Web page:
Taos Artists and Their Patrons, 1898-1950

The northern New Mexico village of Taos, shaped through the centuries by American Indian and Hispanic Catholic cultures, is an unusual setting for a study of art patronage. Yet nowhere did relationships between artists and patrons play a more pivotal role in American artists' survival during the first half of the twentieth century. Why did artists go to Taos? What held them there? How did they attract patrons? What unusual challenges faced artists who lived and worked in Taos, and how did they respond to these challenges?
Taos Artists and Their Patrons examines age-old dilemmas facing artists in the early years of the Taos art colony: how to make art and still manage to pay the bills, and how to attract emotional support that often made the difference between success and failure; and discusses how patrons in many guises,from corporate and governmental programs, to wealthy collectors and loyal family members, offered innovative solutions to these predicaments.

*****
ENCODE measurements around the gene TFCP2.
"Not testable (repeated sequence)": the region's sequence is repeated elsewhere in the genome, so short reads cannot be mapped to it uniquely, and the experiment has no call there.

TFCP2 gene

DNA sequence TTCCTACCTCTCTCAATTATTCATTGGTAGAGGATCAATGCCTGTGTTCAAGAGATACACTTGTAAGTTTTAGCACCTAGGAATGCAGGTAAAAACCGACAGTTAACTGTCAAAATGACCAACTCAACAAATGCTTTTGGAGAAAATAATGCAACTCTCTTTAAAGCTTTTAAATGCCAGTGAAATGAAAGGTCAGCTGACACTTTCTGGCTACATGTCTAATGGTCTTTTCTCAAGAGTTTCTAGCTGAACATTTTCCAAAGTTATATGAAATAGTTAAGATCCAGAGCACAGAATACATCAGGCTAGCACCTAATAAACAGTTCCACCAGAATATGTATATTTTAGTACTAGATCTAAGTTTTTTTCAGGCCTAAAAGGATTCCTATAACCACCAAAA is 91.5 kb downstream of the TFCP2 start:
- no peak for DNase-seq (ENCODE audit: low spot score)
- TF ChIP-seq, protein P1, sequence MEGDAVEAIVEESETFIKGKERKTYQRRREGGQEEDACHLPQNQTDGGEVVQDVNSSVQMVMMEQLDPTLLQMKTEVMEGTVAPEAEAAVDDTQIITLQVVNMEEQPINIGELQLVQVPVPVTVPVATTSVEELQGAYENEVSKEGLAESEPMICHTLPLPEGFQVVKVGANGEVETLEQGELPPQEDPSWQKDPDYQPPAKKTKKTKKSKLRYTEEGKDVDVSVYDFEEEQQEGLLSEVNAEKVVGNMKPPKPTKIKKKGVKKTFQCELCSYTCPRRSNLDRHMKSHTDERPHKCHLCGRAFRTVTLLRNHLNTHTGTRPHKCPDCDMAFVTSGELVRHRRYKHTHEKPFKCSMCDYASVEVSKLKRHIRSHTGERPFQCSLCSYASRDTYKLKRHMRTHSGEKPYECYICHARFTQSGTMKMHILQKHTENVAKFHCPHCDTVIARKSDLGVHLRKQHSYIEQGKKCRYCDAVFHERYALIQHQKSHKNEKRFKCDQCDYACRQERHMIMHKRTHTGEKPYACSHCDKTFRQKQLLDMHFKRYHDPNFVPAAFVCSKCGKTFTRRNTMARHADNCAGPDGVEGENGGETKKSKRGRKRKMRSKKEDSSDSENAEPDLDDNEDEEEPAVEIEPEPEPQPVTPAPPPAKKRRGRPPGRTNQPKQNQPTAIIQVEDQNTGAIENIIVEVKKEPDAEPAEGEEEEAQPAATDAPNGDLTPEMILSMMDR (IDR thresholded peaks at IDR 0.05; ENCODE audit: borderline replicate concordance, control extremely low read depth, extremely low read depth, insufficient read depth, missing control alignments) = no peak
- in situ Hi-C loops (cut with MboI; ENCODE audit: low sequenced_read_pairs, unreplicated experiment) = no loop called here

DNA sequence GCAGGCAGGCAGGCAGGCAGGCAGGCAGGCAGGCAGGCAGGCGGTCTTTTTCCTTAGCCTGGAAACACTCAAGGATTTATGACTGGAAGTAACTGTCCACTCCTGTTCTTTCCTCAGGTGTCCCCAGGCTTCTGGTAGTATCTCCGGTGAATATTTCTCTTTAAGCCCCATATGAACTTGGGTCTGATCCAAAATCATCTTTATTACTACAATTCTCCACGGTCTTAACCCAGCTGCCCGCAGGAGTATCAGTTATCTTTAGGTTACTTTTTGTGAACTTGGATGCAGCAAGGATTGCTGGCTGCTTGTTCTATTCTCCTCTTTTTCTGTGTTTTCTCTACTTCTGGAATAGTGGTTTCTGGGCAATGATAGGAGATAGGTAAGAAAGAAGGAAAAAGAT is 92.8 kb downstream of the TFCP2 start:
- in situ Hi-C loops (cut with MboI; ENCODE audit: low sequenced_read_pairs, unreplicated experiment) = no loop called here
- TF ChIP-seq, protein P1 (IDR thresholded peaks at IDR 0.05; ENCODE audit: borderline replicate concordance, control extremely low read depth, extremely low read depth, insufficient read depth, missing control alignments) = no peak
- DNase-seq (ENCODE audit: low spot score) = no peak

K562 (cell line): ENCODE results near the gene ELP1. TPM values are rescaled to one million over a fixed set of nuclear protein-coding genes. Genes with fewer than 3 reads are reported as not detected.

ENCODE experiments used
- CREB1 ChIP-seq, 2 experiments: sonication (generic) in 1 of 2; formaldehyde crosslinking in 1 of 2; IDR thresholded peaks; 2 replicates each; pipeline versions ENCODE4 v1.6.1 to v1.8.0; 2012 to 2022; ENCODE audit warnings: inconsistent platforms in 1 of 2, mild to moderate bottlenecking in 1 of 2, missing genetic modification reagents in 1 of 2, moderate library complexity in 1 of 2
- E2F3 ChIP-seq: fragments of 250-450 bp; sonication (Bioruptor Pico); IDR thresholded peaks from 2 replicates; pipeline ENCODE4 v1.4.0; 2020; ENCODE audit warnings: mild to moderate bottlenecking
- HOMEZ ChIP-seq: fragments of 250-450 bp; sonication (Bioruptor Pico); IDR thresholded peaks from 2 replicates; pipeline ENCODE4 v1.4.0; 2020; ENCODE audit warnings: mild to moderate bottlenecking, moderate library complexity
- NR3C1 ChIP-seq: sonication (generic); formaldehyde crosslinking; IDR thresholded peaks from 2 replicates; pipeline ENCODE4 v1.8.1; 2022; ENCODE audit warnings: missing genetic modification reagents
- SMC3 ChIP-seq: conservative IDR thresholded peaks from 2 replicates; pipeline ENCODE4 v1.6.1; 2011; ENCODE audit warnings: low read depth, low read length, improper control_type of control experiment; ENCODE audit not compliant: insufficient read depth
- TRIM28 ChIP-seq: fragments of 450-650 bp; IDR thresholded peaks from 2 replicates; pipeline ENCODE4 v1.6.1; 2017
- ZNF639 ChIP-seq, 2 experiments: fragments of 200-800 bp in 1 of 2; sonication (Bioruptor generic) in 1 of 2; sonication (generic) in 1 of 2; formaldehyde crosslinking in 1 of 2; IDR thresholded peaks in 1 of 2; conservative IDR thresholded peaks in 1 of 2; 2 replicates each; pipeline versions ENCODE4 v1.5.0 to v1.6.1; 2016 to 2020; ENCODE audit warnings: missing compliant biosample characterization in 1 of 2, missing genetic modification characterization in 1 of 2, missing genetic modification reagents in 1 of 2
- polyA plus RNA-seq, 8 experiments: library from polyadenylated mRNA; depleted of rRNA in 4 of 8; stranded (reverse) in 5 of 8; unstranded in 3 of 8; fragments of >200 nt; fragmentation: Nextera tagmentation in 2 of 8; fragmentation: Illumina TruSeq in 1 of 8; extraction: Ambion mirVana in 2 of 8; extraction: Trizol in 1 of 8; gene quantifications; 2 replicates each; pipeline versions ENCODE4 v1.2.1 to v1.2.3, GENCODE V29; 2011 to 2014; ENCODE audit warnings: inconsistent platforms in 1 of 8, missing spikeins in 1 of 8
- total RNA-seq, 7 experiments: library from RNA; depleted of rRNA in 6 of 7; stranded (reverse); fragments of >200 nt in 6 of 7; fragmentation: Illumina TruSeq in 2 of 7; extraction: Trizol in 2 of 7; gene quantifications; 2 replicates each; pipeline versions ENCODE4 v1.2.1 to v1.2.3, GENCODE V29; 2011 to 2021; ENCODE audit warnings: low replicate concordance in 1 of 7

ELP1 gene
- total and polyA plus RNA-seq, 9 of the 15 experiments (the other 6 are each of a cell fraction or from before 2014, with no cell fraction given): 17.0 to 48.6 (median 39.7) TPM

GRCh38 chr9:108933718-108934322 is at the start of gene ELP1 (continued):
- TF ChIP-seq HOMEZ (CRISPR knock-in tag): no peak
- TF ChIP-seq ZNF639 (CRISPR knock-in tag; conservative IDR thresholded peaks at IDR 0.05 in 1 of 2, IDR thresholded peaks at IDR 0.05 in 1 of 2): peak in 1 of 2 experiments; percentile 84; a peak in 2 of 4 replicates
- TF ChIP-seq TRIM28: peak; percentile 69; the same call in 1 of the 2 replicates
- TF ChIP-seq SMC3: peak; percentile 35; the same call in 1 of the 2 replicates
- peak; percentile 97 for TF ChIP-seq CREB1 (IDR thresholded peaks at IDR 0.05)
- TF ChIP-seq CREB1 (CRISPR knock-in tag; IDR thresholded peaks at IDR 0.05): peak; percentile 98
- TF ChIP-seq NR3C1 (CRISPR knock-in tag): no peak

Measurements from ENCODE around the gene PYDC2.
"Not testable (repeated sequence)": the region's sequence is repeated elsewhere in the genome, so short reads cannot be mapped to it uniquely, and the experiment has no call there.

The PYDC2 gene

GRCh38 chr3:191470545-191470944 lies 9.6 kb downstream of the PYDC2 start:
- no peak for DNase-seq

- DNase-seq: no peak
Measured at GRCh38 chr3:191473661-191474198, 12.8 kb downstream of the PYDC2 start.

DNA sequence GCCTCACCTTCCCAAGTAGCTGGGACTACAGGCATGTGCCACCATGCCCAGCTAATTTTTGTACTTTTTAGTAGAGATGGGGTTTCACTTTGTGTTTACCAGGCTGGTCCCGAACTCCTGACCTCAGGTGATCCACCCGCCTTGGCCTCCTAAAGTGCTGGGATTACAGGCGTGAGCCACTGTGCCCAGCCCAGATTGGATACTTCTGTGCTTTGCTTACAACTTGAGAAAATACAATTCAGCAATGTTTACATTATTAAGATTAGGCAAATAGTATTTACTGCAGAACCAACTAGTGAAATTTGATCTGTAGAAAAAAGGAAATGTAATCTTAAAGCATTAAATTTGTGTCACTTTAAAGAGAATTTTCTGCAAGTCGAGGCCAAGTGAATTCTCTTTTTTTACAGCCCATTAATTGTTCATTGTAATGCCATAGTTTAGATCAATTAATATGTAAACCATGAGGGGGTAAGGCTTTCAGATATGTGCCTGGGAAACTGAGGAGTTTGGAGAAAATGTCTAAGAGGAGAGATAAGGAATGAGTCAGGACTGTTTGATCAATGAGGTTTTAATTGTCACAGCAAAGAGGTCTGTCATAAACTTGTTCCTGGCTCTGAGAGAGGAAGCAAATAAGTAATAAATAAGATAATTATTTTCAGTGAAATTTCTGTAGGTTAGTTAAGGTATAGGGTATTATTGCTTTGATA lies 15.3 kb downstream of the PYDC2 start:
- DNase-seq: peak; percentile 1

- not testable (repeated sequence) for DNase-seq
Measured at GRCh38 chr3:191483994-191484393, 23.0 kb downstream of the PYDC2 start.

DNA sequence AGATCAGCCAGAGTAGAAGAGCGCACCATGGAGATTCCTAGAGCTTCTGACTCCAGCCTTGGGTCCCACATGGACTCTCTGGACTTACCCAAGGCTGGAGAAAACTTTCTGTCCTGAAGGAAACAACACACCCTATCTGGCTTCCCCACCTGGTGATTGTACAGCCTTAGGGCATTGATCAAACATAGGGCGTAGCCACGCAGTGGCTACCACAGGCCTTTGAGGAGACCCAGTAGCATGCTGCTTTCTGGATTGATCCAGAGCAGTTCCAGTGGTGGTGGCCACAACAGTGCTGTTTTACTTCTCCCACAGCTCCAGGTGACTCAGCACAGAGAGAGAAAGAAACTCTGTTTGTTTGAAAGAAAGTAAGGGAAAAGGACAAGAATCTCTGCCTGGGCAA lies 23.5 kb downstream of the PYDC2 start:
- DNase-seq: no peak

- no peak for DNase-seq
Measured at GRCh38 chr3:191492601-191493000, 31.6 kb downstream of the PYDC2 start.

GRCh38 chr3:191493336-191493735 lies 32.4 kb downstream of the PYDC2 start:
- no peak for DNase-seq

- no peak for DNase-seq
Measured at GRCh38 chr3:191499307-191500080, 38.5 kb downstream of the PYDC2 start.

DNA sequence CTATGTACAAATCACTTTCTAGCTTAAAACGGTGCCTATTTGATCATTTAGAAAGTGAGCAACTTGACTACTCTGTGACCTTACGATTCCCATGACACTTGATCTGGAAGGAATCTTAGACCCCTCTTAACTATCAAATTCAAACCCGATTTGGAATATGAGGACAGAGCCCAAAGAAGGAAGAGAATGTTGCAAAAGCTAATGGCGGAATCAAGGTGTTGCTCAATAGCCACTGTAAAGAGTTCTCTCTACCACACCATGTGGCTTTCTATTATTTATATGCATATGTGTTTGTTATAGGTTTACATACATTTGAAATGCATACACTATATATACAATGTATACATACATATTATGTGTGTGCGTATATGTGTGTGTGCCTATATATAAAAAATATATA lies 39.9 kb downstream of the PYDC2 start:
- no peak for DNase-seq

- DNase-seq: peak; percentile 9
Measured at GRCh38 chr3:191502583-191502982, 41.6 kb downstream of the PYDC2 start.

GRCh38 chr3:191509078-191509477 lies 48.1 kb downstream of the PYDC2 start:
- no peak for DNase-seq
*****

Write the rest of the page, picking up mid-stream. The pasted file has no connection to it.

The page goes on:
In addition to art colony founders and the academically- trained artists who joined them, the book includes later arrivals, such as modernists Andrew Dasburg, John Marin, Georgia O'Keeffe, and Dorothy Brett, who followed Mabel Dodge Luhan to Taos. This is an essential reference work for scholars and collectors of New Mexico art.
Taos Artists and Their Patrons, 1898-1950 by the Gilcrease Institute of American History and Art (Dean Porter, Teresa Hayes Ebie, Suzan Campbell). Published by the Snite Museum of Art, University of Notre Dame Distributed by University of New Mexico Press, 1999.  ISBN: 978-0826321091